CFP 2019

Proposals deadline extended to 18.1.2019

Membrana no. 6 seeks to address how and why does the notion of being human revolve around our perception of what it means to be an animal or beast – and how is the relationship imaged and constructed through photography. We are interested not only in representations of animals but also in the way in which this human-animal relation is ideologically enforced or subdued through imagery, and how the notion of instinct defines the photographic process as well as photographic representation.

Photographs of animals always held a significant presence throughout the history of the medium, a testimony of particular fascination and desire to either decode or ascribe meaning to the non-human. The sheer number and diversity of photographic representations of animals (and non-photographic pictorial tradition of representing imaginary beasts) testifies of instinctive relationality of the relationship – while captivating our sight, animals also look back at us as if questioning our very notion of humanity – as if we instinctively understand that we can only look for human-ness via our engagement with the pet, the wild or tamed animal, the beast.

Whether used as commodities for exchange, marketing tools for commodification, tools of scientific research or tokens of domestic familiarity, silent trophies from exotic places or city zoos, the images speak of a certain process of domestication of both a sign and a referent. There seems to be a shift from the old photo-humanistic belongingness of The Family of Man to the growing disillusionment of Anthropocene, where a certain demand for a new kind of responsibility, a new kind of not only trans-cultural but also trans-species belonging arises.

We invite textual and visual contributions that explore photographic representations of animals from (but not limited to) the following perspectives:

  • contemporary and historical representations of animals
  • animal photography and social media
  • photography and notion of instinct (e.g. photographer as predator)
  • scientific documentation of animals (Crittercams, photo-traps, camptrail cameras etc.)
  • fine art animal photos
  • nature documentary, safari photos, hunting and photography
  • photographing dead animals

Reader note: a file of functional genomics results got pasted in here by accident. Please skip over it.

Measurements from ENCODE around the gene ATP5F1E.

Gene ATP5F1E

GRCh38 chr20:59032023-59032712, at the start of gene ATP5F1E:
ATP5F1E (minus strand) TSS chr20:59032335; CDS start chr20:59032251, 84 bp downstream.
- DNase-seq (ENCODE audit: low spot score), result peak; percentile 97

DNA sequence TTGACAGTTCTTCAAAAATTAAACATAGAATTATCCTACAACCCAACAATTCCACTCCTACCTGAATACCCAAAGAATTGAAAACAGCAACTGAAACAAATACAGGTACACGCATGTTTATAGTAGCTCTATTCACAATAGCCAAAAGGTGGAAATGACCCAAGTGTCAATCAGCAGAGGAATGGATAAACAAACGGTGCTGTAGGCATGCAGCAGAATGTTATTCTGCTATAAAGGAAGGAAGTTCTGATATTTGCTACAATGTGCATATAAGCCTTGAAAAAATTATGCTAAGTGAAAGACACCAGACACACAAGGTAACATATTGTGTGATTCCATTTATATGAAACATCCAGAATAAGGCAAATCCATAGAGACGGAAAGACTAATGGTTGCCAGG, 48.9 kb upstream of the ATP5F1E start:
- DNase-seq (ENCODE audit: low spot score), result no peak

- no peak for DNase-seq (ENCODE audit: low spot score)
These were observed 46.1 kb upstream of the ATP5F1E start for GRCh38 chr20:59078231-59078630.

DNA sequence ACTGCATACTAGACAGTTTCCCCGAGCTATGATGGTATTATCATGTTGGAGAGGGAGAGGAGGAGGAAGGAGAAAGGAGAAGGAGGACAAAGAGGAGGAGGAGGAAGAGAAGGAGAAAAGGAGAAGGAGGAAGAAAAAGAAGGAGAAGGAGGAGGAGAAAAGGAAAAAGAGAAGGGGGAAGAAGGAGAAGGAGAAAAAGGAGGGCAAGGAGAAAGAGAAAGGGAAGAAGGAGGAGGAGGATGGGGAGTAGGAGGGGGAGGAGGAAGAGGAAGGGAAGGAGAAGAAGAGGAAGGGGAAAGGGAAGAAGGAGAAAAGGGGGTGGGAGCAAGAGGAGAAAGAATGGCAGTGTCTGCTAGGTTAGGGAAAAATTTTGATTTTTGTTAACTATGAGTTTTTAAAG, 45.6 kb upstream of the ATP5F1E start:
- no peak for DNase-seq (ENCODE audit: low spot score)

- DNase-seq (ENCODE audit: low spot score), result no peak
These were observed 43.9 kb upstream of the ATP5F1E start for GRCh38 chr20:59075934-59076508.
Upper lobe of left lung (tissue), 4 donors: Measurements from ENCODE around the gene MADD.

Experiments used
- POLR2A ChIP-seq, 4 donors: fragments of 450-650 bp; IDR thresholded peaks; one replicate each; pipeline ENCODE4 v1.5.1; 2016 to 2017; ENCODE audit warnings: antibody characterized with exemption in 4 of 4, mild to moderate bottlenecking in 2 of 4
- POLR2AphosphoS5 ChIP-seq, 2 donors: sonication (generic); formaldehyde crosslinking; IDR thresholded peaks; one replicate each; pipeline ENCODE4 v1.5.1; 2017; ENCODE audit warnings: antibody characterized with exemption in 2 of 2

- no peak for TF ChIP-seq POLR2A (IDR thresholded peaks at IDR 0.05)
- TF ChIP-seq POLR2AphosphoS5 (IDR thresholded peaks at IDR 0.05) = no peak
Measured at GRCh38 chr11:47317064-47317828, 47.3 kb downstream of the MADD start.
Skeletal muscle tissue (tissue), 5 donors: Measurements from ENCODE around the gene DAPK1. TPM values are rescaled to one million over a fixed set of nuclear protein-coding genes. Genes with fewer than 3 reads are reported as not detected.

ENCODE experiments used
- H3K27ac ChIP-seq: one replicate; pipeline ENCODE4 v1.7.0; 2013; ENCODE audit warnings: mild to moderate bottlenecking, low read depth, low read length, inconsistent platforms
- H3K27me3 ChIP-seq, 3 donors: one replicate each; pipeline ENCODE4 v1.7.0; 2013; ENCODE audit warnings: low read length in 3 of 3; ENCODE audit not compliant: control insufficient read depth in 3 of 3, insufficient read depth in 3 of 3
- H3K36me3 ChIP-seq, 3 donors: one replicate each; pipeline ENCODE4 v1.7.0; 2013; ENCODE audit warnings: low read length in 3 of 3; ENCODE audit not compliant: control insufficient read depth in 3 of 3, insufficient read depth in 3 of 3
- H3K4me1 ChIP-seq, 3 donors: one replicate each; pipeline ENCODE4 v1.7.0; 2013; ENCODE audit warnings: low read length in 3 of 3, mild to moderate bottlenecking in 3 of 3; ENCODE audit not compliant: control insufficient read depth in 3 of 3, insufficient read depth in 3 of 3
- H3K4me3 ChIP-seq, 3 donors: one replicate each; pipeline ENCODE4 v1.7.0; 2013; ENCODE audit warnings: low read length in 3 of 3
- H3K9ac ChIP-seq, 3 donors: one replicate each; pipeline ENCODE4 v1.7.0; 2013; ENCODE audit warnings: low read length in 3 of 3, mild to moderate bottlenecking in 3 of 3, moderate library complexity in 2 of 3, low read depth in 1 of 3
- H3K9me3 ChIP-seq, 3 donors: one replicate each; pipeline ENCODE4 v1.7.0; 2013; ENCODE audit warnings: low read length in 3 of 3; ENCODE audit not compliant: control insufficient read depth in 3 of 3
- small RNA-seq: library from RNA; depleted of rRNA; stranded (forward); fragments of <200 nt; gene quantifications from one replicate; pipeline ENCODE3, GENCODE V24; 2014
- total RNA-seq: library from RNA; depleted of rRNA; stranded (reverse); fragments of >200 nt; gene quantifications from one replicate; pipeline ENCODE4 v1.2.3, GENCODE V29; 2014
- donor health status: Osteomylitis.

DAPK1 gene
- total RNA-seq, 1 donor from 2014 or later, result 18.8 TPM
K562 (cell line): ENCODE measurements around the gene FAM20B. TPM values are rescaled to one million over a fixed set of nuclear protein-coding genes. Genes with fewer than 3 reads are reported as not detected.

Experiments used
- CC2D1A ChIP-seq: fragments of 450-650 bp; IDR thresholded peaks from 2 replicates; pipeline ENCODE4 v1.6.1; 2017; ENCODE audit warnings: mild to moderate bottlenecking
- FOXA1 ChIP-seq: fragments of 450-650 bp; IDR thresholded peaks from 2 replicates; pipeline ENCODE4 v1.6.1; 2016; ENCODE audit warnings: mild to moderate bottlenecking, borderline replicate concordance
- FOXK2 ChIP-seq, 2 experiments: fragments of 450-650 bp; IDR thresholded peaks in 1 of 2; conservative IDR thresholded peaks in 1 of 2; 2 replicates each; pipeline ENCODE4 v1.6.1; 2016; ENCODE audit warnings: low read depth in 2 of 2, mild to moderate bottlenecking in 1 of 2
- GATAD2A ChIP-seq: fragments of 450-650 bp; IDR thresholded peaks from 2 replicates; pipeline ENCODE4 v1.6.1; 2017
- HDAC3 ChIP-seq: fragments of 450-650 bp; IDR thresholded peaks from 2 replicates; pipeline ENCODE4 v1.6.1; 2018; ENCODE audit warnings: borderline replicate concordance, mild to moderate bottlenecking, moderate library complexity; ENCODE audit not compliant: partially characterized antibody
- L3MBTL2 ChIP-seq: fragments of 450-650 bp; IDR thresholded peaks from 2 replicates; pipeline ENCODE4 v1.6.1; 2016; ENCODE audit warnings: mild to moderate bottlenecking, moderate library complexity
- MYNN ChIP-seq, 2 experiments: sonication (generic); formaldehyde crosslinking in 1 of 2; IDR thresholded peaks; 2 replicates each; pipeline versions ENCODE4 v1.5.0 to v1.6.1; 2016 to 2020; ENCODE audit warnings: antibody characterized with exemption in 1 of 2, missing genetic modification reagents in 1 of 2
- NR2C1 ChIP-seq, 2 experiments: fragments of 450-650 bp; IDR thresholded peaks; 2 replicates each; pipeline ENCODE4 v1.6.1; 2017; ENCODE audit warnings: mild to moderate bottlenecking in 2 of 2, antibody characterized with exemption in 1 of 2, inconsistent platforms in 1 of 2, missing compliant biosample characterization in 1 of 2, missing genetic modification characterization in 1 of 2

• taxidermy as a proto-photographic practice
  • self-made animal images (animal selfies)
  • animals ascribed human characteristics and vice versa
  • animals as a contemporary totems or status symbols
  • animals  and questions of human identity (totemistic animals, but also subcultures, such as furries)
  • hybrids, fantastic creatures and their ideological applications

Format of contributions

  • Essays, theoretical papers, overview articles, interviews (approx. 14.000 characters with spaces), visuals encouraged.
  • Short essays, columns (approx. 6.000 characters with spaces), visuals encouraged.
  • Photographic projects and artwork: proposals for non-commissioned work or samples of work.

Contributions will be published in the English edition – magazine Membrana (ISSN 2463-8501) as well as in the Slovenian edition – magazine Fotografija (ISSN 1408-3566).

Proposals and deadlines

Please contact the editors at editors(at) The deadline for contribution proposals (150-word abstracts and/or visuals) is 18.1.2019. The deadline for finished contributions from accepted proposals is 20 March 2019. Please send proposals or contact the editors at

About Membrana

Membrana is a contemporary photography magazine dedicated to promoting a profound and theoretically grounded understanding of photography. Its aim is to encourage new, bold, and alternative conceptions of photography as well as new and bold approaches to photography in general. Positioning itself in the space between scholarly magazines and popular publications, it offers an open forum for critical reflection on the medium, presenting both analytical texts and quality visuals. The magazine is published bi-annually in the summer and winter in the English language and in Slovenian under the title Fotografija by the Slovene non-profit institute Membrana.

Reading Time: 3 minutes
While captivating our sight, animals also look back at us as if questioning our very notion of humanity – as if we instinctively understand that we can only look for human-ness via our engagement with the pet, the wild or tamed animal, the beast.
Reading Time: 3 minutes
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